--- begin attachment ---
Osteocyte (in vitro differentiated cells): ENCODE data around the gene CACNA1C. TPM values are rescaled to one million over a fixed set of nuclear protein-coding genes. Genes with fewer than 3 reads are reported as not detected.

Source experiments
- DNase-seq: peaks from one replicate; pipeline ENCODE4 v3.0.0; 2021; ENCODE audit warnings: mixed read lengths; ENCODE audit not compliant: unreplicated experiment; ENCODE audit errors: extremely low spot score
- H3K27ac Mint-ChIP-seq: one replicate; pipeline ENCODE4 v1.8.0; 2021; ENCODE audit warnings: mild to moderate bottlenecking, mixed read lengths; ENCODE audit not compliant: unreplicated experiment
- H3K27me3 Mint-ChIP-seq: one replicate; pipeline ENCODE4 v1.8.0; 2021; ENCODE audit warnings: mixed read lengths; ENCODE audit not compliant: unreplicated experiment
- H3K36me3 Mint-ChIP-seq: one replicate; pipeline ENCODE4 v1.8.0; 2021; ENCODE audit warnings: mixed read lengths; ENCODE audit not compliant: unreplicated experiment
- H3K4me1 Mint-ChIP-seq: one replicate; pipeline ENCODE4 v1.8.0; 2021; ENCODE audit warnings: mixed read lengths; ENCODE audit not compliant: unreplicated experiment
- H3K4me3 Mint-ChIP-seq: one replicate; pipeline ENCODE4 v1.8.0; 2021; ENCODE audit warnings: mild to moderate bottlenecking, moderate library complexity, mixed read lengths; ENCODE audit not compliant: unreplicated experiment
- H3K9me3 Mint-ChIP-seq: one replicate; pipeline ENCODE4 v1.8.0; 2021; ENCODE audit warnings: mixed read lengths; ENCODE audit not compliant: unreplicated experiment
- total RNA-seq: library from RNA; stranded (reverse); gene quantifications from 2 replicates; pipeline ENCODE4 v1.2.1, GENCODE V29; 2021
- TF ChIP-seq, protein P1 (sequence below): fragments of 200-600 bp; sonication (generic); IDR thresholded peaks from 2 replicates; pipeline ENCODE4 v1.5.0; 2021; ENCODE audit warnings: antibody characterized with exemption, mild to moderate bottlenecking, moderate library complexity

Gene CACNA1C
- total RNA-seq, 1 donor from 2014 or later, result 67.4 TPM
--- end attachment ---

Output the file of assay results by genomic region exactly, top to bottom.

Osteocyte (in vitro differentiated cells): ENCODE data around the gene CACNA1C. TPM values are rescaled to one million over a fixed set of nuclear protein-coding genes. Genes with fewer than 3 reads are reported as not detected.

Source experiments
- DNase-seq: peaks from one replicate; pipeline ENCODE4 v3.0.0; 2021; ENCODE audit warnings: mixed read lengths; ENCODE audit not compliant: unreplicated experiment; ENCODE audit errors: extremely low spot score
- H3K27ac Mint-ChIP-seq: one replicate; pipeline ENCODE4 v1.8.0; 2021; ENCODE audit warnings: mild to moderate bottlenecking, mixed read lengths; ENCODE audit not compliant: unreplicated experiment
- H3K27me3 Mint-ChIP-seq: one replicate; pipeline ENCODE4 v1.8.0; 2021; ENCODE audit warnings: mixed read lengths; ENCODE audit not compliant: unreplicated experiment
- H3K36me3 Mint-ChIP-seq: one replicate; pipeline ENCODE4 v1.8.0; 2021; ENCODE audit warnings: mixed read lengths; ENCODE audit not compliant: unreplicated experiment
- H3K4me1 Mint-ChIP-seq: one replicate; pipeline ENCODE4 v1.8.0; 2021; ENCODE audit warnings: mixed read lengths; ENCODE audit not compliant: unreplicated experiment
- H3K4me3 Mint-ChIP-seq: one replicate; pipeline ENCODE4 v1.8.0; 2021; ENCODE audit warnings: mild to moderate bottlenecking, moderate library complexity, mixed read lengths; ENCODE audit not compliant: unreplicated experiment
- H3K9me3 Mint-ChIP-seq: one replicate; pipeline ENCODE4 v1.8.0; 2021; ENCODE audit warnings: mixed read lengths; ENCODE audit not compliant: unreplicated experiment
- total RNA-seq: library from RNA; stranded (reverse); gene quantifications from 2 replicates; pipeline ENCODE4 v1.2.1, GENCODE V29; 2021
- TF ChIP-seq, protein P1 (sequence below): fragments of 200-600 bp; sonication (generic); IDR thresholded peaks from 2 replicates; pipeline ENCODE4 v1.5.0; 2021; ENCODE audit warnings: antibody characterized with exemption, mild to moderate bottlenecking, moderate library complexity

Gene CACNA1C
- total RNA-seq, 1 donor from 2014 or later, result 67.4 TPM